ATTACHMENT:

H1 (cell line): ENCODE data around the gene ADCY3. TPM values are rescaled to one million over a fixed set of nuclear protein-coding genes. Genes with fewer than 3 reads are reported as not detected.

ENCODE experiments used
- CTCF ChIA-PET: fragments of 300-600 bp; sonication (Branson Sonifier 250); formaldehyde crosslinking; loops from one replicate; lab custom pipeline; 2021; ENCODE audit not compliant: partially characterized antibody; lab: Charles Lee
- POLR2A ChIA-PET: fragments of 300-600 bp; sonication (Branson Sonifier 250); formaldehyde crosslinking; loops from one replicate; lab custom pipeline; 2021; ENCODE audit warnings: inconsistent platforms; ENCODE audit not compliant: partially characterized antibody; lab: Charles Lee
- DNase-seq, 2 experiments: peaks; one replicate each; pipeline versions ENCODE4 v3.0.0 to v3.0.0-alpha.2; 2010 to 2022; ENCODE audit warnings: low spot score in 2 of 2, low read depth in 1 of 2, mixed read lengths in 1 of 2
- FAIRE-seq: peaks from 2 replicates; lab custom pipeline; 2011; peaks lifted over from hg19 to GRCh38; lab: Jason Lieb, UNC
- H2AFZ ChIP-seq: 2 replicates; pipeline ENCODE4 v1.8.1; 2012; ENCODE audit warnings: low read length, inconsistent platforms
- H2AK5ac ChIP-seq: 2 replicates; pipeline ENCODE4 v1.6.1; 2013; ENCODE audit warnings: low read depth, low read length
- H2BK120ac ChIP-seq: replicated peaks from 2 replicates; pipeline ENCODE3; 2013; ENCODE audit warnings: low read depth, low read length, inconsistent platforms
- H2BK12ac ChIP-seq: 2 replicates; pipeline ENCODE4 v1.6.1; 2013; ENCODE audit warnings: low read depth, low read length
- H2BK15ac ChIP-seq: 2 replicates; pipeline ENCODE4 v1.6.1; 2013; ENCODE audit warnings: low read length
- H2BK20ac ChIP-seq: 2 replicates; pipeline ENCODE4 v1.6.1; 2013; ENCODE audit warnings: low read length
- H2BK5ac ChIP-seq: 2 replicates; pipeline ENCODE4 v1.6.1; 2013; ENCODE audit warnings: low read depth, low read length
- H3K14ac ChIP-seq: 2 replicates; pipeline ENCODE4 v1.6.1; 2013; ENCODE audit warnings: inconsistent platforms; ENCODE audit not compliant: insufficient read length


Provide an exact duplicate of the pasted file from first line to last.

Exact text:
H1 (cell line): ENCODE data around the gene ADCY3. TPM values are rescaled to one million over a fixed set of nuclear protein-coding genes. Genes with fewer than 3 reads are reported as not detected.

ENCODE experiments used
- CTCF ChIA-PET: fragments of 300-600 bp; sonication (Branson Sonifier 250); formaldehyde crosslinking; loops from one replicate; lab custom pipeline; 2021; ENCODE audit not compliant: partially characterized antibody; lab: Charles Lee
- POLR2A ChIA-PET: fragments of 300-600 bp; sonication (Branson Sonifier 250); formaldehyde crosslinking; loops from one replicate; lab custom pipeline; 2021; ENCODE audit warnings: inconsistent platforms; ENCODE audit not compliant: partially characterized antibody; lab: Charles Lee
- DNase-seq, 2 experiments: peaks; one replicate each; pipeline versions ENCODE4 v3.0.0 to v3.0.0-alpha.2; 2010 to 2022; ENCODE audit warnings: low spot score in 2 of 2, low read depth in 1 of 2, mixed read lengths in 1 of 2
- FAIRE-seq: peaks from 2 replicates; lab custom pipeline; 2011; peaks lifted over from hg19 to GRCh38; lab: Jason Lieb, UNC
- H2AFZ ChIP-seq: 2 replicates; pipeline ENCODE4 v1.8.1; 2012; ENCODE audit warnings: low read length, inconsistent platforms
- H2AK5ac ChIP-seq: 2 replicates; pipeline ENCODE4 v1.6.1; 2013; ENCODE audit warnings: low read depth, low read length
- H2BK120ac ChIP-seq: replicated peaks from 2 replicates; pipeline ENCODE3; 2013; ENCODE audit warnings: low read depth, low read length, inconsistent platforms
- H2BK12ac ChIP-seq: 2 replicates; pipeline ENCODE4 v1.6.1; 2013; ENCODE audit warnings: low read depth, low read length
- H2BK15ac ChIP-seq: 2 replicates; pipeline ENCODE4 v1.6.1; 2013; ENCODE audit warnings: low read length
- H2BK20ac ChIP-seq: 2 replicates; pipeline ENCODE4 v1.6.1; 2013; ENCODE audit warnings: low read length
- H2BK5ac ChIP-seq: 2 replicates; pipeline ENCODE4 v1.6.1; 2013; ENCODE audit warnings: low read depth, low read length
- H3K14ac ChIP-seq: 2 replicates; pipeline ENCODE4 v1.6.1; 2013; ENCODE audit warnings: inconsistent platforms; ENCODE audit not compliant: insufficient read length